Since the introduction of pension freedoms on 6th April 2015, Defined Benefit (DB) pension transfers advice is topical. One ‘fly in the ointment’ is that members in defined benefit schemes can’t access much of what is good in relation to such reforms. So, if you are a single man or woman with no dependants you are a bit stuck… Also, there are still many companies that view all DB pension transfers as ‘bad advice’.

Whilst it’s right that caution should be applied when advising any DB scheme member to give up guaranteed benefits for the perceived advantages of a DC scheme, is it fair to continue to apply the same rules and advice standards to a pensions market which has changed beyond recognition?

So, what does the regulator say?

The regulator view is that, in most cases, you are likely to be worse off if you transfer out of a DB scheme, even if your employer gives you an incentive to leave. The cash value may be less than the value of the DB payments to you and your eventual pension payments will depend on the performance of the new scheme, with the risk that the scheme does not deliver the returns that you expect.

The question remains - does this negate the fact that a single person with no dependants, who may have 30 - 40 years’ service in their DB scheme, will not get value for money in what they receive in pension payments unless they live a very long time in retirement.

When they die, their pension is also likely to die with them, and they are also denied the ability to access more in cash or to use the new nominee or successor categories.

The temptations to carry out a DB transfer for a client are great.

Cash Equivalent Transfer Values (CETVs) being quoted by DB schemes are eye wateringly high due to poor annuity and discounting rates. Also, the UK’s decision to leave the EU following the Brexit vote has meant gilt yields have fallen, pushing transfer values to record highs. UK 10-year gilt yield now stand at a record low of 1%, increasing DB scheme liabilities and, as a result, CETVs being quoted.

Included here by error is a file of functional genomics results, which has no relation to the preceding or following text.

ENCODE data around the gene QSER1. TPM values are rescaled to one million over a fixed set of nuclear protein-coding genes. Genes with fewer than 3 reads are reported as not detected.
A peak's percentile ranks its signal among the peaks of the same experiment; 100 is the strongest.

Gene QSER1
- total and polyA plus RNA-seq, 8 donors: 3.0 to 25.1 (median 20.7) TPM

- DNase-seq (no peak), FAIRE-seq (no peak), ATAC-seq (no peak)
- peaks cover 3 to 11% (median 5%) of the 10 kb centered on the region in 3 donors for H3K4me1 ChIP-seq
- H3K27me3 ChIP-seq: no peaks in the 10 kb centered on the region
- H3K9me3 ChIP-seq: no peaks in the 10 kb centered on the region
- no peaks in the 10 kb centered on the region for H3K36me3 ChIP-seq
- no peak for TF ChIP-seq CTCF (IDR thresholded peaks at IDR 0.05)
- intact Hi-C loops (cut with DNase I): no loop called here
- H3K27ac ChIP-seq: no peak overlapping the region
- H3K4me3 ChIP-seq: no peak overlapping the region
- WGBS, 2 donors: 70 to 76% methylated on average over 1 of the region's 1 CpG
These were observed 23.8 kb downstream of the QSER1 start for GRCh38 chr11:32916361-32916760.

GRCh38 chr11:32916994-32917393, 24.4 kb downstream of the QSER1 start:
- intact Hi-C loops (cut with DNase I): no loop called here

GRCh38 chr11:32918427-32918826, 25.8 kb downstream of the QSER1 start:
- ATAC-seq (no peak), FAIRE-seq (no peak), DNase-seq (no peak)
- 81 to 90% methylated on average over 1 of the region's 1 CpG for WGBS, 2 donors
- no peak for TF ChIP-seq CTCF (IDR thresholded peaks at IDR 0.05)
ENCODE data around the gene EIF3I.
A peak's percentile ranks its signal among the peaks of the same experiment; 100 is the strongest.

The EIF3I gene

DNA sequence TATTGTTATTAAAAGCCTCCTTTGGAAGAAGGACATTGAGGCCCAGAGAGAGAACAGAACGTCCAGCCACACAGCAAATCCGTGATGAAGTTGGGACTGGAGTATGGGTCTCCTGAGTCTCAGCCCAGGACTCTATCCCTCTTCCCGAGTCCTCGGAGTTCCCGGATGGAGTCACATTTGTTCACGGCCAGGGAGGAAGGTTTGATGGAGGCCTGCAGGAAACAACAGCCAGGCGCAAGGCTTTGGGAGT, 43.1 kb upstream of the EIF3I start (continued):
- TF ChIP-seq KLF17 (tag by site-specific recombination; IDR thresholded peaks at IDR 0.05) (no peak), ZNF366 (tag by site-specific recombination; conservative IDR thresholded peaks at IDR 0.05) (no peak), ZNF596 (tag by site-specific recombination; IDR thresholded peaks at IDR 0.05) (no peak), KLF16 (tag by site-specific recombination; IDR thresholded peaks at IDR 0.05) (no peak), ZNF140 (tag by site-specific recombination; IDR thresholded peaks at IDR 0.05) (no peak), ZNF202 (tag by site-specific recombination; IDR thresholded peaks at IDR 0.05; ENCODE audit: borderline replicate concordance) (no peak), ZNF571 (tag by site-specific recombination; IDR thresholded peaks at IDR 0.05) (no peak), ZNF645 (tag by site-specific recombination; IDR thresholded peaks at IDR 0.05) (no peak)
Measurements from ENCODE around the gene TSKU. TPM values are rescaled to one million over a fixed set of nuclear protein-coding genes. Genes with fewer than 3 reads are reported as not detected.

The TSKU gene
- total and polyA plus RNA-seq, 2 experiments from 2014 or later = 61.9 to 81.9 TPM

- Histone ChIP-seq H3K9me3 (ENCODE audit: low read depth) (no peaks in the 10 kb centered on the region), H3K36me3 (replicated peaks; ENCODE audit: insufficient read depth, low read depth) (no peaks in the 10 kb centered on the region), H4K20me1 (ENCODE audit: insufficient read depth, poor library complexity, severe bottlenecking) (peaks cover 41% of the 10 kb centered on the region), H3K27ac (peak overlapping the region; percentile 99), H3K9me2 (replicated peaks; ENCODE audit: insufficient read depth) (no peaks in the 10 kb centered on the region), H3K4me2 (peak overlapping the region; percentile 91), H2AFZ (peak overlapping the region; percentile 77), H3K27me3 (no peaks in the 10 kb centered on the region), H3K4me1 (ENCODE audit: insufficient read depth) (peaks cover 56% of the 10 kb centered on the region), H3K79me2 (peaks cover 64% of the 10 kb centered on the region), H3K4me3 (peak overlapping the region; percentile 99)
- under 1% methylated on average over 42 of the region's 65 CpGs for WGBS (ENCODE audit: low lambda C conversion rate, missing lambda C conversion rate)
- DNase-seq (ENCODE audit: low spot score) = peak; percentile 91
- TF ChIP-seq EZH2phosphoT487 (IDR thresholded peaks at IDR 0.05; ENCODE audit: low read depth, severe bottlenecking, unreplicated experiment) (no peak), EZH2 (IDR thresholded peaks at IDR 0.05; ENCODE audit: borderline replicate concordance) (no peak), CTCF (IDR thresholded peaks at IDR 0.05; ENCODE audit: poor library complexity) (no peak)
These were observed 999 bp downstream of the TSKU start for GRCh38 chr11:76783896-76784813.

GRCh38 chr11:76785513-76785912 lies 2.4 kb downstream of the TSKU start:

In the summer of 2016, Telegraph Money spoke to Simon Major, who had been offered £1.3m to transfer out of his scheme and give up a £40,000 annual pension. This was without an employer ‘enhancement’ to encourage the member out of the DB scheme! The sum equated to 32.5 times his annual pension, a historical high, and he has since gone ahead with the transfer.

Similarly, another reader, John Clarke, was offered £719,000 to give up his £28,000-a-year pension last year. However, the offer has since improved even further, rising by £162,000 to £881,000; a multiple of 31. Mr Clarke, who was undecided about the original offer, has now decided to transfer.

Demand for pension transfers appears to be reaching fever pitch and pension transfer specialist firms are seeing record levels of enquiries, fuelling a surge in business in recent months.

Intelligent Pensions have seen DB to DC transfer enquiries soar and believe this is a trend that is reflected more widely.

Head of pathways Andrew Pennie says: “Demand has undoubtedly gone through the roof since pension freedoms came in. We used to write one or two pension transfers a month, we are now getting around 30 enquiries a month. That is a significant uplift, and I would imagine firms that are specialising in pension transfers are seeing the same thing. The majority of this is being driven by customers. One person in a company might become aware of pension freedoms and what it means for them, and they will tell a friend or someone they work with. It seems to be growing by word of mouth.”

So, what stance should advisers take?

DB transfers advice is mainly based on the ‘critical yield’ system. Many in the industry now see this as an outdated system. While a poor comparison or a high critical yield to match may make advice to transfer look less suitable, it is no longer the only factor. Individuals particularly keen to take benefits from an earlier age or in a more flexible way may place a high value on the pension freedoms. Should advisers be able to take this, and also any concerns over the employer’s ability to deliver promised benefits, into account?

What we badly need is an updated regulator steer. The regulator has indicated it plans to revisit the approach to calculating compensation when advice to transfer from DB to DC is deemed to have been inappropriate. Before doing so, we need some clarification to advisers and companies that it is perfectly right to look beyond historic TVAS methodologies when considering a DB to DC pension transfer.

Watch this space for any further updates...